Of all the parts Ronald Reagan has played in his long career in show business and government, his favorite role may be that of the citizen-politician. Through almost two decades, in which he has run for governor of California twice and president of the United States three times, and served in those two offices for more than 100 years, he has never dropped the guise of the average citizen, baffled and angered by what that cussed government is doing.
It worked in Caifornia and it has worked so far in Washington. But now Reagan is playing for bigger stakes -- both substantively and politically -- than ever before. His acting skill is going to be tested to the limits.
In denouncing both the process and the product of the House and Senate efforts to write a budget, Reagan has resolutely disowned responsibility for the unprecedented $200-billion-a-year deficits that loom ahead as far as the eye can see. He has made it clear that he will follow through on those denuciations by vetoing specifc revenue and appropriations bills if Congress, as expected, insists on attacking those deficits by trimming back both Reagan's tax cuts and his defense spending.
The risks for Reagan personally are as great as they are for the country. Already he is straining his credibility to the limits. He has said repeatedly that the sources of the deficits is runaway domestic spending, not be combination of tax cuts and defense increases. That is false.
The nonpartisan Congressional Budget Office analysis used during last week's Senate budget debate shown this: in fiscal years 1982 through 1984, congressional policy actions have added $43 billion to the deficit as a reault of defense increases; they have added $199 billion through tax reduction. And they have reduced the deficits by $145 billion by non-defense cuts.
In his televised press conference last week, Reagan told the nation that the budget he had submitted for fiscal 1984 "was the 1983 budget, the present budget, plus 4 percent across the board for domestic spending." Since "we have inflation down to less than 4 percent . . . if we had adopted that budget we would be giving a real increase, over and above inflation, of the '83 spending," Reagan said, "and I don't think we've done badly in '83."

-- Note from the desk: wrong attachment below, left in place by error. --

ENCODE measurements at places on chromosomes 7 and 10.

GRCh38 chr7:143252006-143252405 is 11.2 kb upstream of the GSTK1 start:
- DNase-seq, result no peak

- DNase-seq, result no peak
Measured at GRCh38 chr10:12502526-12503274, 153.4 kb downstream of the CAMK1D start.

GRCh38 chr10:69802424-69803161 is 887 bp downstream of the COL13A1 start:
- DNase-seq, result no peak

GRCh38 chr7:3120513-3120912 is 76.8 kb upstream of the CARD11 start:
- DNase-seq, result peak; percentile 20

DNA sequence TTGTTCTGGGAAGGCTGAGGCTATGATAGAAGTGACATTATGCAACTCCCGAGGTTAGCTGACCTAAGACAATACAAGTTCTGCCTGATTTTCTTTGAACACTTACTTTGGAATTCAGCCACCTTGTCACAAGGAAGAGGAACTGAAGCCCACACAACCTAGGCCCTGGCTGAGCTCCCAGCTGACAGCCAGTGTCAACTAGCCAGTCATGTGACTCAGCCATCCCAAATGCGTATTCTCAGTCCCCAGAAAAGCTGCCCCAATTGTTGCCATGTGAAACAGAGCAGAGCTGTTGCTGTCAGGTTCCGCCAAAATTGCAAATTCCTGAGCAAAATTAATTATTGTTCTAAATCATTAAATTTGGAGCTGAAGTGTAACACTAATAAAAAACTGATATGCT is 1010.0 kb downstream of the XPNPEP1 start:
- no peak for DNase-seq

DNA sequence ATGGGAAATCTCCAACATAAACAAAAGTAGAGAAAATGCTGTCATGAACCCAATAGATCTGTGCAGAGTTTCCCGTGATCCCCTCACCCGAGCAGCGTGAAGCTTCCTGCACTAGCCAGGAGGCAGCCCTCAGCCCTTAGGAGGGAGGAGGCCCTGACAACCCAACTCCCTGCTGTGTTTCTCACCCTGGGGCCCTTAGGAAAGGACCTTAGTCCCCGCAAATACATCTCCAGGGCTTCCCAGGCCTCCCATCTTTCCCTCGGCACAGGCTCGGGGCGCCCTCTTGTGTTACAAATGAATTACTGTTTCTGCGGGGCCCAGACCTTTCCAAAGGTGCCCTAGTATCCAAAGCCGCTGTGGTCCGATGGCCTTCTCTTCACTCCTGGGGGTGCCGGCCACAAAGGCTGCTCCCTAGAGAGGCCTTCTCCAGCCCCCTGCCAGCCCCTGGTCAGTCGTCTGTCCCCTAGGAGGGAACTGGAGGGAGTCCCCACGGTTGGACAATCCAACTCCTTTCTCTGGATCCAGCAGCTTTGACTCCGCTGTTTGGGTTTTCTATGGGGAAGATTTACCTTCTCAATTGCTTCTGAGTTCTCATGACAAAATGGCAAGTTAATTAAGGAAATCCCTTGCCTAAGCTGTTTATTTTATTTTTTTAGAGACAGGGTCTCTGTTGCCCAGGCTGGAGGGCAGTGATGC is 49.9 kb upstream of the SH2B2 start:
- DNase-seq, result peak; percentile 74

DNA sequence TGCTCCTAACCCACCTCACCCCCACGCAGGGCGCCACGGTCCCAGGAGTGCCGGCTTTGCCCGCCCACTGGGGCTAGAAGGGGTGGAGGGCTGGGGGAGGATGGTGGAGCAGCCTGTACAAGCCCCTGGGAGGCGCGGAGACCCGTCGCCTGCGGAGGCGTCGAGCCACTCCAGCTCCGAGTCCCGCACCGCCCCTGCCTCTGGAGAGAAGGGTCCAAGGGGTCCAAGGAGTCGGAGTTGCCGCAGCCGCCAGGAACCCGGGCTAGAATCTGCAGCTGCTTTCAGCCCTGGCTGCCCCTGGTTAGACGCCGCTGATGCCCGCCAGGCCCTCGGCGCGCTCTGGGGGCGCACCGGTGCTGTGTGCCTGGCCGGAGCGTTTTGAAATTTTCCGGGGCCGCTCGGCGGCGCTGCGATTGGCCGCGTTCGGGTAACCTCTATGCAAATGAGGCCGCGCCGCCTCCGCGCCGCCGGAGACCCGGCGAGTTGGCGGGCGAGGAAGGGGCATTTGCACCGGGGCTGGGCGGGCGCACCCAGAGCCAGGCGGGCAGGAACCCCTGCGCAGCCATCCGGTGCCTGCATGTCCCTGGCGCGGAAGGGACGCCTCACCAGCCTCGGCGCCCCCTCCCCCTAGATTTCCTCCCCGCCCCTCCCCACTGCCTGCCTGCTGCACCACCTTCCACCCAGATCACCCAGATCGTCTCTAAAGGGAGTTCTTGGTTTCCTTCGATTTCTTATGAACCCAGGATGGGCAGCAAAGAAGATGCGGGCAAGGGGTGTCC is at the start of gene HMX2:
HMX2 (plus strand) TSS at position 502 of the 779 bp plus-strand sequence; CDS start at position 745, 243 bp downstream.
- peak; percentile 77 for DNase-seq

That description is false. As the nonpartisan National Journal described the Reagan budget in February, it "proposes to hold spending growth to 5.4 percent -- a level equal to the expected rate of inflation," but not by an across-the-board freeze. "Military outlays would increase by $30.5 billion over 1983, a 14.2 percent gain . . . The remainder of the budget loss ground not only to inflation but in absolute terms as well. Spending for non-defense and non-interest purposes would be frozen in the aggregate, dropping from $501.5 billion in 1983 to $500 billion in 1984."
Those facts are known to members of Congress, and the continuation of that tilt has been rejected by majorities in both the Democratic House and the Republican Senate.
If the president persists in playing the injured innocent in the budget battle and distorting what Congress has done, he can only find himself in increasing conflict with members of his own party in Congress.
Twenty-one Republican senators joined with 29 Democrats-to-pass the budget that Reagan has denounced. Among those 21 senators were nine of the 18 Republican senators who likely will be on the ballot with himif he runs for reelection in 1984.
That raises some interesting questions about how far Reagan is prepared to go with his argument that everyone is out of step but Ronnie. Will he go to Mississippi and tell the voters that their senator, Thad Cochran, has joined the wild spenders in Congress? Will he make that argument to the voters of Wyoming about Alan Simpson? Both of those conservatives voted for the budget Reagan rejects.
Will he go to Oregon and tell the voters that Senate Appropriations Committee Chairman Mark Hatfield, who balanced his budget every year of the eight years he was governor; has lost his sense of fiscal responsibility because he voted to curb the Reagan deficits?
Will he tell the voters of Kansas that Alf Landon's daughter, Sen. Nancy Kassebaum, a member of the Budget Committee and suporter of the budget that has become Reagan's favorite rhetorical target, is unsound in her judgments?
Will he go to New Mexico and say that Sen. Pete Domenici, the chairman of the Budget Committee and the man who cast the deciding vote for the budget last week, is wrong when he says the congressional budget process is the best hope for fiscal sanity?
The question, in short, is whether Reagan will pursue this reckless strategy no matter what it costs his party, his country and his own credibility.